Mahela Jayawardene has urged Sri Lanka's national selectors to let him open the innings in one-day cricket for the final phase of his international career. Speaking exclusively to ESPNcricinfo in Kolkata ahead of the fourth one-day international against India on Thursday, Jayawardene said he had been "pushing for the move since the 2011 World Cup."
"The only thing I haven't done is gone down on my knees to the selectors and asked for me to be allowed to open," Jayawardene joked. "I have felt that's the position I should bat leading up to this World Cup. The selectors obviously have a different theory. Because the middle order isn't experienced, they wanted me to be there. But every time I have opened the batting, I have played my best cricket, been consistent and controlled the game. So we'll see. We still have three to four months before the World Cup."
Over his 16-year international career, Jayawardene has opened in just 32 of his 426 ODIs despite posting some impressive numbers in that position. He averages 44.76 as an ODI opener with four centuries and seven fifties at a strike rate of 91.48.
"Every time an opener gets sick or has an injury, I am the first one to put my hand up and that's how I got my opportunities," he said. "In T20 cricket I've opened and that frees me up quite a bit and gives me that opportunity to start well and control the innings."
Jayawardene's plea for a promotion up the order is unlikely to be accepted immediately, especially after he made an attractive 118 in 124 balls in the third ODI at Hyderabad batting at No.4. Jayawardene came into bat with Sri Lanka placed precariously at 7 for 2, and guided the innings with a typically cultured knock that included 12 fours and a six.
"To bat in the middle makes a big difference, especially against a good quality attack. Personally, it's good to get back into that competitive mode and get my game plan sorted."
Despite Jayawardene's heroics, Sri Lanka lost the match by six wickets to give India an unassailable 3-0 lead in the series. Having suffered big defeats in the first two games as well, Jayawardene conceded that the series had been a "disappointing" outing.
"We've been very consistent home and away this year but unfortunately we didn't hit the stride as soon as we came here," he said. "But you always try to look at things in a positive way. We were able to try a few options before the World Cup and give a few guys opportunities and see if they are up for the big occasion. I think all in all even though it's a disappointing tour, we've learnt quite a bit."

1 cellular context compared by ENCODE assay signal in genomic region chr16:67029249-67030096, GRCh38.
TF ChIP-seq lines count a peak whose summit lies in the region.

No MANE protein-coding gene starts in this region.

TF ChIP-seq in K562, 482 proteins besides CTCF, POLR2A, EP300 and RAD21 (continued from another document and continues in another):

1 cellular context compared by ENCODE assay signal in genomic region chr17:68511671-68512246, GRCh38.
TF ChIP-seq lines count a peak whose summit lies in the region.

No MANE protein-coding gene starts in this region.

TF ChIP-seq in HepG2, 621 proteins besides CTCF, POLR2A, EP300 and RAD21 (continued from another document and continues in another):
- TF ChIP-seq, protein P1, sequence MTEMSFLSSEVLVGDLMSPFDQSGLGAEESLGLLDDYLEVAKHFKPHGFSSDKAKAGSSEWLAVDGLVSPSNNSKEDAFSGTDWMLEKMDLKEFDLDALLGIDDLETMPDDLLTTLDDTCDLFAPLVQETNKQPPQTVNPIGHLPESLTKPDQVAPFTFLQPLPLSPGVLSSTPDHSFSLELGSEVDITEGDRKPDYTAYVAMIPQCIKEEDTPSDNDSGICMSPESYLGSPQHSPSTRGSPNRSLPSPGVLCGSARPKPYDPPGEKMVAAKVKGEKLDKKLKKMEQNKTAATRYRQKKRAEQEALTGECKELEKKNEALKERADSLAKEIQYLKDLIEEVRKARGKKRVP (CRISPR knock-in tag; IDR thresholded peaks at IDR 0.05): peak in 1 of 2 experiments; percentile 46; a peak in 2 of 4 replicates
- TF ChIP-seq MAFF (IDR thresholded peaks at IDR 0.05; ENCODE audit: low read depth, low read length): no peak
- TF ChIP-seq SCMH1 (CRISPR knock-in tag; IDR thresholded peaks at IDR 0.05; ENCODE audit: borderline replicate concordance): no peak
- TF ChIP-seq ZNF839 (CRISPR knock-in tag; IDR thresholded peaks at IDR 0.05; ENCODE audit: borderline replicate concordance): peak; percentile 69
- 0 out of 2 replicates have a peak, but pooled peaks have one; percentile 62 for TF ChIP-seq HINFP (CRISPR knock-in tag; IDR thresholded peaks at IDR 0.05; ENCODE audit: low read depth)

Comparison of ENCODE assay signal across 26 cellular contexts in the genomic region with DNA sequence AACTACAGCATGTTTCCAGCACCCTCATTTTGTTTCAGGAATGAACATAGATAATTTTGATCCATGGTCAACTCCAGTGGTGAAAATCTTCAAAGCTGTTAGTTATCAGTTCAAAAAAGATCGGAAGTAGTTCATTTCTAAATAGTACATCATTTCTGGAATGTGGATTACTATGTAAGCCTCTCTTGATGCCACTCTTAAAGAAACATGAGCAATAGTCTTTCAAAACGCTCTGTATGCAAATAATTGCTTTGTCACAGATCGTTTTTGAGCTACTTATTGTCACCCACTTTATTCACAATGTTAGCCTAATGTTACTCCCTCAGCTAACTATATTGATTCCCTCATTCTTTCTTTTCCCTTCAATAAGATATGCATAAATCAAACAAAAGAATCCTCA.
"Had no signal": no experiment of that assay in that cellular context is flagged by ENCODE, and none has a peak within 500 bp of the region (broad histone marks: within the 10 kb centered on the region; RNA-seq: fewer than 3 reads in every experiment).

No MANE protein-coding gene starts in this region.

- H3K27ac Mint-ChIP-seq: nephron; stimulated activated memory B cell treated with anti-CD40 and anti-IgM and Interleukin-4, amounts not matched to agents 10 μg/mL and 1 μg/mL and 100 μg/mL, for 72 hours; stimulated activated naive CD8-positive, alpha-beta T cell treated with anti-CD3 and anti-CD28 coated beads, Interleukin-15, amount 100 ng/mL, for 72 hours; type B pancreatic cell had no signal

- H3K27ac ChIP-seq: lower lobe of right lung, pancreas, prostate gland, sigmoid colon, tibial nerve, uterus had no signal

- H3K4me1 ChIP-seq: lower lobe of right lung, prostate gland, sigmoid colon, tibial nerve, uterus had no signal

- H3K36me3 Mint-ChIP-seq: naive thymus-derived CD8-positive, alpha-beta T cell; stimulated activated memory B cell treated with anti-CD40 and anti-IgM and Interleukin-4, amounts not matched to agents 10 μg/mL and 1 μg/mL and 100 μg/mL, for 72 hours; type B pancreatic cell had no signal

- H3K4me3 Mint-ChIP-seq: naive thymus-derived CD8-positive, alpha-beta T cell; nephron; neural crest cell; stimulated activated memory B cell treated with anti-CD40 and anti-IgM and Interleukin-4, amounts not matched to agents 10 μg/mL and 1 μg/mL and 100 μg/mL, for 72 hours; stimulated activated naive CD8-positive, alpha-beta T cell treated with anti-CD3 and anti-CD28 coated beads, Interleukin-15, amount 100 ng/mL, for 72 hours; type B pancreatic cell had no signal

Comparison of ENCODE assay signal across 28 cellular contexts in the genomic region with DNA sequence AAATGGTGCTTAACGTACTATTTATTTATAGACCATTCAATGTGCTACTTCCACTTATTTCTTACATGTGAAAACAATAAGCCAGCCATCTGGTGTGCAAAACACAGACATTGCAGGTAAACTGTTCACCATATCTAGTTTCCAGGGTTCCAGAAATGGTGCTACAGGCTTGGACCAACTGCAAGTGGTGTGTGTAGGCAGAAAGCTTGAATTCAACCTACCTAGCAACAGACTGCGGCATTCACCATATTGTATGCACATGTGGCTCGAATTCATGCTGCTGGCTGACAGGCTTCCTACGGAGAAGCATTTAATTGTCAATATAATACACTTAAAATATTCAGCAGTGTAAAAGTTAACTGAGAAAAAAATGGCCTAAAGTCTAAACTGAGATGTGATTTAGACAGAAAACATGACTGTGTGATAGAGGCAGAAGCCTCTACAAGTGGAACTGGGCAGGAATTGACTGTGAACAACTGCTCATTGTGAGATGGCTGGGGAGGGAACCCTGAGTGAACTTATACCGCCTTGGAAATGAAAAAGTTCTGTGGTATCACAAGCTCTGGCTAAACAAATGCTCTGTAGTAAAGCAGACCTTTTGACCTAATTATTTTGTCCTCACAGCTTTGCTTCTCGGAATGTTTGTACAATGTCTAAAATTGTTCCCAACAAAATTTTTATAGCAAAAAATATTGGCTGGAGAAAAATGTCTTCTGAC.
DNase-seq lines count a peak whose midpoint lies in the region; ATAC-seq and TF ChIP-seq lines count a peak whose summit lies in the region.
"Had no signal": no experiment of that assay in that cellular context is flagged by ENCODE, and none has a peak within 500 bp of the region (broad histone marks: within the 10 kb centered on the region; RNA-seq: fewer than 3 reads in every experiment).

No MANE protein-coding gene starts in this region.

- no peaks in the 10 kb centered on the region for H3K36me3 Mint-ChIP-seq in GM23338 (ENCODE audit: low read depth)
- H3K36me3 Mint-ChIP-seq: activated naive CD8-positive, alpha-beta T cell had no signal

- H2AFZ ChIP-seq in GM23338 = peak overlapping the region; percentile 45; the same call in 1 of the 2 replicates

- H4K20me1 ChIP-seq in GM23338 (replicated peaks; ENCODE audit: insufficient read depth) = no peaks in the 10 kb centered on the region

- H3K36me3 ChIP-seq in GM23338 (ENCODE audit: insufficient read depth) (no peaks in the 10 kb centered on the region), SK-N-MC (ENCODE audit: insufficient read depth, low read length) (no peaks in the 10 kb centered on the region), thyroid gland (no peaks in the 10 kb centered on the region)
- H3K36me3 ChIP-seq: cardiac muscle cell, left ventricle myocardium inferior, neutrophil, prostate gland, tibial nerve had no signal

Jayawardene is convinced that the setback in India will have no impact on the team's preparations for the World Cup. Sri Lanka has been consistent at world tournaments over the last decade or so having reached the last two World Cup finals and three World T20 finals, winning the last one in Bangladesh. He believes this success is down to the ability of Sri Lanka's players to "handle pressure really well."
Jayawardene is now looking ahead to his last World Cup campaign, in Australia and New Zealand next year, and is pleased with how Sri Lanka's schedule has been drawn up going into the tournament.
"We will be based in New Zealand and our preparation is going to be good. We have two Test matches and seven one-dayers against New Zealand before the World Cup," he said. "Adapting to surfaces in Australia and New Zealand is going to be quite different. One hurdle at a time, get through that and then from the quarterfinals, it's on the day, how you keep your head, keep calm and execute." Having already retired from Test cricket earlier this year, Jaywaredne will end his international career after the World Cup. As he leaves the stage, Jayawardene is convinced the future of Sri Lankan cricket is secure with Angelo Mathews at the helm of affairs as captain.
"He (Mathews) handles pressure really well as a batsman, and once you do that captaining the side becomes fairly natural as long as you are calm and collected," Jayawardene said. "He had a fantastic year with the bat last year and as a captain as well, winning in England for the first time. He's come a long way, we are happy that he's settled now and by the time we leave, the team is in good hands."
Gaurav Kalra is a senior editor at ESPNcricinfo. @gauravkalra75